Directed by: Charles Walters
Jonathan Harrow III
Mike the Bartender
Produced by: Arthur Freed, Roger Edens (Associate)
Written by: Sidney Sheldon, Frances Goodrich, Albert Hackett, Guy Bolton
Choreographed by: Robert Alton
Cinematography: Harry Stradling, Sr.
Words and Music by: Irving Berlin
Production Company: Metro-Goldwyn-Mayer
Premiere: New York, June 30, 1948
Synopsis (from VideoHound's Golden Movie Retriever 2001): A big musical star (Astaire) splits with his partner (Miller) claiming that he could mold any girl to replace her in the act. He tries and finally succeeds after much difficulty. Astaire and Garland in peak form, aided by a classic Irving Berlin score. (3½ out of 4)
Considering the huge favourable reputation that movie already has, there isn’t much more I need to say about it. Just like everyone else, I love it! Definitely one of Fred’s best. Fred and Judy are a terrific team in this movie, and while Fred can’t dance with Judy the way he dances with Ginger or Rita, he more than makes up for it choreographically. In fact, the whole issue is a major plot point, and he takes advantage of it, poking fun at himself and at Ginger and their movies together. Have we ever seen the vaudevillian Fred before, with this physical style of comic dancing? Apart from his turns with Bing, no. Definitely never with a girl. So Fred not only reinvents his dancing, he reinvents himself.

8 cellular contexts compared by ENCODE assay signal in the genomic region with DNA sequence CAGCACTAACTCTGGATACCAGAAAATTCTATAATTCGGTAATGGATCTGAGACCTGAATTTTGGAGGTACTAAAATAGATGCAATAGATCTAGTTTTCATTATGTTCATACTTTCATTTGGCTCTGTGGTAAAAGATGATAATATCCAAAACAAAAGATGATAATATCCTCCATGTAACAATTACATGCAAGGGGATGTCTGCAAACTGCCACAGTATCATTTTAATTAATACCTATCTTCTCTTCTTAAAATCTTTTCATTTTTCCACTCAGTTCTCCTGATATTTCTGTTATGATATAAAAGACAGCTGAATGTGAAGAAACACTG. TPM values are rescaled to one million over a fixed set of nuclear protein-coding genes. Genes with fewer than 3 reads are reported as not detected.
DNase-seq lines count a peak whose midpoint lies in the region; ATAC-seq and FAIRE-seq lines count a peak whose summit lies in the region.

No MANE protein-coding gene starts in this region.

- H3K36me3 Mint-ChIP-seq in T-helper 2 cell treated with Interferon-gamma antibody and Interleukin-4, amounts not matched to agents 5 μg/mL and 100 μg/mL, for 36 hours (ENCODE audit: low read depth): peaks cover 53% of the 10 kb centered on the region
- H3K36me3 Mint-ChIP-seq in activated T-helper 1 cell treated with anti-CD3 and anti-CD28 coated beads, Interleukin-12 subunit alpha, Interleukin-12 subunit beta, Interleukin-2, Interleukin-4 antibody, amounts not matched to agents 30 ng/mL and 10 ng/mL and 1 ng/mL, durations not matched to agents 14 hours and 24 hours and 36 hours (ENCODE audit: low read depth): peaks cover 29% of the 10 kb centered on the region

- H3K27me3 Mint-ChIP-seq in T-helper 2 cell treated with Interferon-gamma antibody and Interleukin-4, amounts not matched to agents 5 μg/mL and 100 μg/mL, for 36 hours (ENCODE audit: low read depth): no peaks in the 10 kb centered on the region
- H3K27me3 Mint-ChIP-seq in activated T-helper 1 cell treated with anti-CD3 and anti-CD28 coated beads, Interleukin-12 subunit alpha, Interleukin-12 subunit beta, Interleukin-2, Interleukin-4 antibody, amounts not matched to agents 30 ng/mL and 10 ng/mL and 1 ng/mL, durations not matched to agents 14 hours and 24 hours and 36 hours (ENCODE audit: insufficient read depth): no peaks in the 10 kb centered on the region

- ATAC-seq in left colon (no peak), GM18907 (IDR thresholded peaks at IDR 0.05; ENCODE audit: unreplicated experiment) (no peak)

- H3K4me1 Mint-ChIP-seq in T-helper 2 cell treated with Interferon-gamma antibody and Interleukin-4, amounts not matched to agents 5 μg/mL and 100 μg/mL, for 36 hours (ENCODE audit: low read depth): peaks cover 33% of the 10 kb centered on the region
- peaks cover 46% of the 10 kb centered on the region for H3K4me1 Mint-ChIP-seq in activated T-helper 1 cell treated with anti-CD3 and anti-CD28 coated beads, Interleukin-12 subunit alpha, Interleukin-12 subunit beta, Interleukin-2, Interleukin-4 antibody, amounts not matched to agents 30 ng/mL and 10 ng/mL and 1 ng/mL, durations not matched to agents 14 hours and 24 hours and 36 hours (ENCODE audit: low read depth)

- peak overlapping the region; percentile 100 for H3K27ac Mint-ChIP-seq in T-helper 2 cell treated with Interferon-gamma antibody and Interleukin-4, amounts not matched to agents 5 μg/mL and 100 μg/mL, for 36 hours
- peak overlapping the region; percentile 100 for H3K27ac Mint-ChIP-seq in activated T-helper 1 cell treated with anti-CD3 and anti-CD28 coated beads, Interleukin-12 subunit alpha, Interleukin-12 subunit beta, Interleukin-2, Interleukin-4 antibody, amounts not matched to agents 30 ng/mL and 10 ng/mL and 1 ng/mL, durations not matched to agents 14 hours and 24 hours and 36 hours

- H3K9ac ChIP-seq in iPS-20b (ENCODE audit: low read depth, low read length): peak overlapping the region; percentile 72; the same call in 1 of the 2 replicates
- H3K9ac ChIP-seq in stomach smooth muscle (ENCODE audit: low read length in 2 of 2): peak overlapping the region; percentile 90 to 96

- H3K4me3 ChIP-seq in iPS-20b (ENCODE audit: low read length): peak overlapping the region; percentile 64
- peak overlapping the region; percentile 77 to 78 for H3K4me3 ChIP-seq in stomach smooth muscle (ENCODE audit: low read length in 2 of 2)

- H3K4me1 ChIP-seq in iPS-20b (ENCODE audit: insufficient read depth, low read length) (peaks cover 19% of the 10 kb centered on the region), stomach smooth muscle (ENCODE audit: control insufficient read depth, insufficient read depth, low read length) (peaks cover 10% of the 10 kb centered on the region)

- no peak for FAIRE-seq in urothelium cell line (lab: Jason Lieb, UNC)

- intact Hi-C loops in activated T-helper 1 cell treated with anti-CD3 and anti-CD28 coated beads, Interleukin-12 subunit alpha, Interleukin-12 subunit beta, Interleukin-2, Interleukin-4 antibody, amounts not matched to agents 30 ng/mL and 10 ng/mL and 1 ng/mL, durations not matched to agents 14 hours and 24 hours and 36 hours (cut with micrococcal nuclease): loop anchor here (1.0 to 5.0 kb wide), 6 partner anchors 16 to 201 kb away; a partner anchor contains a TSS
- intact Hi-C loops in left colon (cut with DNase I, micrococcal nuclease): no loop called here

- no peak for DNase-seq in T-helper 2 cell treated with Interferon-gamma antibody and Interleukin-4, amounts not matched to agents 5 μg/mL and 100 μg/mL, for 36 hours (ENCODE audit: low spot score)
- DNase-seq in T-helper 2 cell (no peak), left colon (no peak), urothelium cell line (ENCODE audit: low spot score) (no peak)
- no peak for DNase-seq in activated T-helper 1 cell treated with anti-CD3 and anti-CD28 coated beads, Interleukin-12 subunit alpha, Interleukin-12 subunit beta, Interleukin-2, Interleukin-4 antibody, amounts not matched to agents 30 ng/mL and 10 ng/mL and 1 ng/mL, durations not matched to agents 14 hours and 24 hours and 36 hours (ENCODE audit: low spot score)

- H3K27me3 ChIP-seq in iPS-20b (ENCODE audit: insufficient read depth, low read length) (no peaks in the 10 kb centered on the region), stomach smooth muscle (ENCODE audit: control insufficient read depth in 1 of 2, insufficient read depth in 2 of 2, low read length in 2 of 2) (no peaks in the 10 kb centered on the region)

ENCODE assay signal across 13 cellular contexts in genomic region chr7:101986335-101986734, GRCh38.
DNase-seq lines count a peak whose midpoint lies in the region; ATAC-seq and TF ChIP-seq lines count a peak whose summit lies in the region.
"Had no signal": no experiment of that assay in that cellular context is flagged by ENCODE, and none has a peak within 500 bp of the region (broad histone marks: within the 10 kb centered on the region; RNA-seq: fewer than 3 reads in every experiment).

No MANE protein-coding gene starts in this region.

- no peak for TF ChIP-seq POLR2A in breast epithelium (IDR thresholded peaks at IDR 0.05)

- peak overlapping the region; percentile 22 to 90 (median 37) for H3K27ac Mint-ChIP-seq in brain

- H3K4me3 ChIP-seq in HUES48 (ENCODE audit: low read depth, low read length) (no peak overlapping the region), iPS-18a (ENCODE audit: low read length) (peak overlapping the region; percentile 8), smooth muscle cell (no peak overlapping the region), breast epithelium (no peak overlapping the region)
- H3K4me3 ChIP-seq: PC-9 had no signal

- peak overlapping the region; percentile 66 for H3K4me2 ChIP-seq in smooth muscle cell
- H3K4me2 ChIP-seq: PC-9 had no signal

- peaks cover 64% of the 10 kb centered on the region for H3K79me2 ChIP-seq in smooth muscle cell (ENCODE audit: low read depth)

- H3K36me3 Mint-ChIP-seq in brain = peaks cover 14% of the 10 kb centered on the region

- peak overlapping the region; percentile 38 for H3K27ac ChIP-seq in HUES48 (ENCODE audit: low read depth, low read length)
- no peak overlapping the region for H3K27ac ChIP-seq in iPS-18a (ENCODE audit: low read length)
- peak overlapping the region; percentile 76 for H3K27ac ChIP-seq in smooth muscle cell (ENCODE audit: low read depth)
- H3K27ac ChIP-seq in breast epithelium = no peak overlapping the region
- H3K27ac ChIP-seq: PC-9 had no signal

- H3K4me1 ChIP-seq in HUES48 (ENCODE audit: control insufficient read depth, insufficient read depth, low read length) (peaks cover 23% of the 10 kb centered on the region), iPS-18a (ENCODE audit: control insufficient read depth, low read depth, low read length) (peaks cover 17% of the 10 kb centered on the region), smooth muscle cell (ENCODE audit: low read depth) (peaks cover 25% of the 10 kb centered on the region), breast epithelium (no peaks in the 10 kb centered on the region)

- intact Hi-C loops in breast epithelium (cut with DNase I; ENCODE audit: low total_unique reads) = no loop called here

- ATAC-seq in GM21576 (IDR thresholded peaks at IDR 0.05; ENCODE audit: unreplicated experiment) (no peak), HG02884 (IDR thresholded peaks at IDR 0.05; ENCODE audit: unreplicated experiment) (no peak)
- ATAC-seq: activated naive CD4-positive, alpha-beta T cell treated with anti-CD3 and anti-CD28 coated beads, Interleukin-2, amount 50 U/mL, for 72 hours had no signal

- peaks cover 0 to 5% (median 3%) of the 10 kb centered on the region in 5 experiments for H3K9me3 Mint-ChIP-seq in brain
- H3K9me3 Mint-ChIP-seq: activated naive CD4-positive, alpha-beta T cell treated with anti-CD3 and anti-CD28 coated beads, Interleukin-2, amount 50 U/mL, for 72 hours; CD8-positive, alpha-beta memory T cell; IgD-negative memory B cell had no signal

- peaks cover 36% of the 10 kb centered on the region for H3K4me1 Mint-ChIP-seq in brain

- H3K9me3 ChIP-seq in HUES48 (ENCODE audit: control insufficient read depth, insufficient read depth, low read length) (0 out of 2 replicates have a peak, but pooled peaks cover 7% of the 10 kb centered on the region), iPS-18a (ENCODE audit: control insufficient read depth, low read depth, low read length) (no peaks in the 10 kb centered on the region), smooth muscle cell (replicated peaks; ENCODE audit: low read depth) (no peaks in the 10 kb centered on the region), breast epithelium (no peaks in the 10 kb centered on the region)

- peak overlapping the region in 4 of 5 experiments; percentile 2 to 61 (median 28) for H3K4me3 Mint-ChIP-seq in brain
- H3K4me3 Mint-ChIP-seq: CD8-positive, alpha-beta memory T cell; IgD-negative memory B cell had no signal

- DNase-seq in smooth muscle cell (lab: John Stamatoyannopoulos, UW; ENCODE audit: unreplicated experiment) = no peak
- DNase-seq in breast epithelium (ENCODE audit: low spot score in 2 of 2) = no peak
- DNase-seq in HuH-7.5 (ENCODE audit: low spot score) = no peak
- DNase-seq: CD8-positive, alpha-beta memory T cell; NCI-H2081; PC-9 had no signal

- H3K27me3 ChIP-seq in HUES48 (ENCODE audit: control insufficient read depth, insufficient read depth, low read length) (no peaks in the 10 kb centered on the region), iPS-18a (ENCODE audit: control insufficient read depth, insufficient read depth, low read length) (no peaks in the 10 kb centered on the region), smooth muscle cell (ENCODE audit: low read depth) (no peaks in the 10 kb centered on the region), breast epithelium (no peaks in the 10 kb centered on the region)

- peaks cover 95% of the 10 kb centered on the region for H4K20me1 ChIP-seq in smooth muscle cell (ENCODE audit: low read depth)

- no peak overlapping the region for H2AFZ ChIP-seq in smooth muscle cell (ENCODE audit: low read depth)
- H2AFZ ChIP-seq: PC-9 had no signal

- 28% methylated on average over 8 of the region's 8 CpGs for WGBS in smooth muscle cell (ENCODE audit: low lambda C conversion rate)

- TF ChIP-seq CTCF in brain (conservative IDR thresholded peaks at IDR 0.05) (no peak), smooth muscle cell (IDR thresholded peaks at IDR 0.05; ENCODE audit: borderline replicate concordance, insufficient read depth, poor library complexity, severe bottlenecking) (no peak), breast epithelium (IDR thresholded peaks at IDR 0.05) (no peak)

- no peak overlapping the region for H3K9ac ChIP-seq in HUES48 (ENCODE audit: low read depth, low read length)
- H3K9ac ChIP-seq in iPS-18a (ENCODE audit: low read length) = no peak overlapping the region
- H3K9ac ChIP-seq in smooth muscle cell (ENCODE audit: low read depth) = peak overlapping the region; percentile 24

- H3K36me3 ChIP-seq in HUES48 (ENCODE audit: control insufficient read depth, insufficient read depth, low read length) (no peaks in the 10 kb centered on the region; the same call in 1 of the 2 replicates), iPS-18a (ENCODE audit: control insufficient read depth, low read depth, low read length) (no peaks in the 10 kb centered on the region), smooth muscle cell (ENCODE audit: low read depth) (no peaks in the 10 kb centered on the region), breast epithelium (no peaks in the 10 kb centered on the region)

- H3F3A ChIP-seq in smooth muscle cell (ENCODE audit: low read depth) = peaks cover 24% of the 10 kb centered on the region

Terrific dancing, terrific singing, convincing acting, great humour, cogent plot. Fred Astaire, the hero. Judy Garland, the lovelorn heroine. Ann Miller as the scheming Ingenue. Peter Lawford caught in the middle and doing the best he can to stay out of all the talent’s way. Classic double love triangle in a classic MGM musical. Who could ask for anything more?
The final word:
Dancing value: 10/10
Acting value: 10/10
Entertainment value: 10/10
Overall Ranking: 3/31
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